“I would abolish all sample lien and intellectual property laws. I know this is a controversial statement, but I think that if artists were free to release music outside of the bounds of legalistic nonsense and were compensated based on the quality of their output rather than on the quality of their lawyers. This is where true progress is made, evidenced by scenes like early hip-hop and acid house where stuff was just being released outside the bounds of copyright law. The way the algorithms work currently puts some unfortunate limitations on our ability to be creative” most artistes would side with Deliriously Serious on this.
With a creative relationship spanning almost two decades, Deliriously Serious has grown from an acoustic rock duo rocking house parties in Las Cruces, New Mexico to a sophisticated genre-bending project that includes an ever-growing cast of frequent collaborators across multiple continents. Besides the culture and atmosphere of the American Southwest, genres like Rock, Dub, and Hip Hop make up the melting pot of Deliriously Serious.
The duo shed more lights on how it was growing up, and their musical journey in a recent interview with Mister Styx of Musicarenagh. Get the full story below:
Follow Deliriously Serious on
What is your stage name
Is there a story behind your stage name?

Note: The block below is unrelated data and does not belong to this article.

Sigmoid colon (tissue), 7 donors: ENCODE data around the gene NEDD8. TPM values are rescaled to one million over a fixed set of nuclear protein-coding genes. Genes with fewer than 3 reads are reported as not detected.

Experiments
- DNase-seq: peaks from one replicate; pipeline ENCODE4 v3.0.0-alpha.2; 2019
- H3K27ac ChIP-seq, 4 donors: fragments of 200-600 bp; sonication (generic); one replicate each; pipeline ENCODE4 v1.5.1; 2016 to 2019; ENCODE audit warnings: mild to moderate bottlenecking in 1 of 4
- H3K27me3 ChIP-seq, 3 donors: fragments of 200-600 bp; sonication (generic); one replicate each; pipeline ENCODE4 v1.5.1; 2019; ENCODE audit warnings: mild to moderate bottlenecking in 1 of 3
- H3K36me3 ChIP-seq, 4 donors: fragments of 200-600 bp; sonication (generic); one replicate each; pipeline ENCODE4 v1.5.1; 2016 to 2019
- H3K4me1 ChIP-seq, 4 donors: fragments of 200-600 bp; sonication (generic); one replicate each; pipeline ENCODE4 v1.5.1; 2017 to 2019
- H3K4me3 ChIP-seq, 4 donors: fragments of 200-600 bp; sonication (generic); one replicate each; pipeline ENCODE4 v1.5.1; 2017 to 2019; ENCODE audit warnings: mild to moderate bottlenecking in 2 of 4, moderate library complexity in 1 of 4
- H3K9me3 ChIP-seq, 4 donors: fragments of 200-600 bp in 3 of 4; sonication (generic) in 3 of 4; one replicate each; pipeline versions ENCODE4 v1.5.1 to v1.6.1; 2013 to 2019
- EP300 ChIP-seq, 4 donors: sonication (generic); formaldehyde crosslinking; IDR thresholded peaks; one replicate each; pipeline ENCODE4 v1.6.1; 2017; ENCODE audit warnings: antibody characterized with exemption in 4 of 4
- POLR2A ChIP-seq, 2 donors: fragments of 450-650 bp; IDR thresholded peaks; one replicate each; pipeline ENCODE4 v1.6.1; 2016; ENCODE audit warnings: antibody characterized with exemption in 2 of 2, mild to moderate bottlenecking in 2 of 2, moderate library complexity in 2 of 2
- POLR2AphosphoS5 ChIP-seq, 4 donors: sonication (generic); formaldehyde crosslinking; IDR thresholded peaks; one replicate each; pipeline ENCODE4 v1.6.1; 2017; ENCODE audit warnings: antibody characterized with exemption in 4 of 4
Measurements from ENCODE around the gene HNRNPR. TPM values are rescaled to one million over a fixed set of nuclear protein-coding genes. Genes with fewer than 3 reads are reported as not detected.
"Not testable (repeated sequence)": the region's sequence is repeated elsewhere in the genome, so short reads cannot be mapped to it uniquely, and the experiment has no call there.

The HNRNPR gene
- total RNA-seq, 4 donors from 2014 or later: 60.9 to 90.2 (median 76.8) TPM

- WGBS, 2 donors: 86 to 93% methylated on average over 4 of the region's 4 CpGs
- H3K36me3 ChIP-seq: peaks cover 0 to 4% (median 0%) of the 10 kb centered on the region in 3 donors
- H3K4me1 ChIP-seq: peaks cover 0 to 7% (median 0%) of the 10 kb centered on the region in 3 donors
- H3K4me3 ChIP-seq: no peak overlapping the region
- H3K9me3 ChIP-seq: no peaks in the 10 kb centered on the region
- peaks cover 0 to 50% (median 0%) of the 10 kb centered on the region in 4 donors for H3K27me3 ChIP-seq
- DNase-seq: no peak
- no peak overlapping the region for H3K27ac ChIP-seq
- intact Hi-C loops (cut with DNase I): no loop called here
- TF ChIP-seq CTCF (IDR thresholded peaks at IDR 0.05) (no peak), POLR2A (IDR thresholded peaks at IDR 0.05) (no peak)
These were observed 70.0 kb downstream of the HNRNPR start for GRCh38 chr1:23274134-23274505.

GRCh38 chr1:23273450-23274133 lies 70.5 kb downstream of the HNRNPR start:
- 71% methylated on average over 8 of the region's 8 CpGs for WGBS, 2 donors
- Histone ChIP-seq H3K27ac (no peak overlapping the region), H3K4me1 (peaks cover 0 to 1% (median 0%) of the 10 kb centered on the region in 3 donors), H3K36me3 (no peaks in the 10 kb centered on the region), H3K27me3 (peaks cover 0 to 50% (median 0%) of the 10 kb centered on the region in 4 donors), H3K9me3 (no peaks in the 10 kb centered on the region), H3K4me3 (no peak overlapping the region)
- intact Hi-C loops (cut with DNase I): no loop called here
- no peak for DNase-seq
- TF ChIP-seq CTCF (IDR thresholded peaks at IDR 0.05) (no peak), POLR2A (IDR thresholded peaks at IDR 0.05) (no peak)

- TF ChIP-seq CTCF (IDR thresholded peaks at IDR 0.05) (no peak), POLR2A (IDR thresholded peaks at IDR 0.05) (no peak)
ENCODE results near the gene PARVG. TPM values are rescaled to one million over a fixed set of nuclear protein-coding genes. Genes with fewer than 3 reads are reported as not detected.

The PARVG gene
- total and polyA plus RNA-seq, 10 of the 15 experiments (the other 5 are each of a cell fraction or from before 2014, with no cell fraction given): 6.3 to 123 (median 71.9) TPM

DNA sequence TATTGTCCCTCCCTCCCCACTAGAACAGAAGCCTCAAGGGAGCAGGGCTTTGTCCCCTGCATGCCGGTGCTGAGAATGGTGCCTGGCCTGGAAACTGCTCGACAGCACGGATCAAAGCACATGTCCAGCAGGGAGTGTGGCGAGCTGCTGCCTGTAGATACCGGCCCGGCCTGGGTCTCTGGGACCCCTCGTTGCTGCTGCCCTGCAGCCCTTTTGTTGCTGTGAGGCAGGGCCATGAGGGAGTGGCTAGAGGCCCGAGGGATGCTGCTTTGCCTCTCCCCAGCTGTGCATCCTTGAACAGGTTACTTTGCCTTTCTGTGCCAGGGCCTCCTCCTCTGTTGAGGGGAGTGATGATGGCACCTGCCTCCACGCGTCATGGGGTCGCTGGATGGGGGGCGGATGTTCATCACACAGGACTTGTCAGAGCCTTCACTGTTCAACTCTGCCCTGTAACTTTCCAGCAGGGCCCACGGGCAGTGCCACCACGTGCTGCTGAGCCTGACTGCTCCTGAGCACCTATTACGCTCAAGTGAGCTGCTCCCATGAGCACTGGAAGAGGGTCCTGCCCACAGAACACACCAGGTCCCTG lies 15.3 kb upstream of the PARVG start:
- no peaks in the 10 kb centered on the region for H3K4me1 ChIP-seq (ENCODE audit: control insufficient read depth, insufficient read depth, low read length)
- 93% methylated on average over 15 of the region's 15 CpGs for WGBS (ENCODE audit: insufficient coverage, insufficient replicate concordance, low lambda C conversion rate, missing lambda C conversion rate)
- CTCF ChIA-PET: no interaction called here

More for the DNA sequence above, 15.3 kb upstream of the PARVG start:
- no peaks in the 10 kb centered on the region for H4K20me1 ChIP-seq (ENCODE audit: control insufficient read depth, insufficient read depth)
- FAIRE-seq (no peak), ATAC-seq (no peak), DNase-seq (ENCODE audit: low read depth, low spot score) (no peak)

We have this good friend that promised to pick Dan up one day and never showed up. While he was waiting, Dan wrote this angry poem “I am delirious, completely seriously serious“. This was the summer after high school, and I was doing a lot of four track recording in my bedroom.
Dan came over one day with his notebook, and I showed him a song but I was working on. He recorded vocals for “Deliriously Serious”, one of the first songs we ever recorded together. Somehow it that our group’s dynamic and became the name that stuck.
Where do you find inspiration?
Typically it finds me. I usually don’t have a lot of time to sit down and write, so ideas will come to me as I am going about my day. Every once in awhile, I’ll have a long drive or a solitary task that allows me to concentrate on allowing that idea to blossom. For Roadrunner, I had been living out of state for several years and had really been thinking about moving back to New Mexico, where I’m from. I started out with the idea that I was the road runner, and for some reason I have been chased away from the place where I grew up (“road runner, roadrunner, what you running from?“) It sort of evolved into this classic gunfighter ballad that paid homage to the spirit of the Southwest.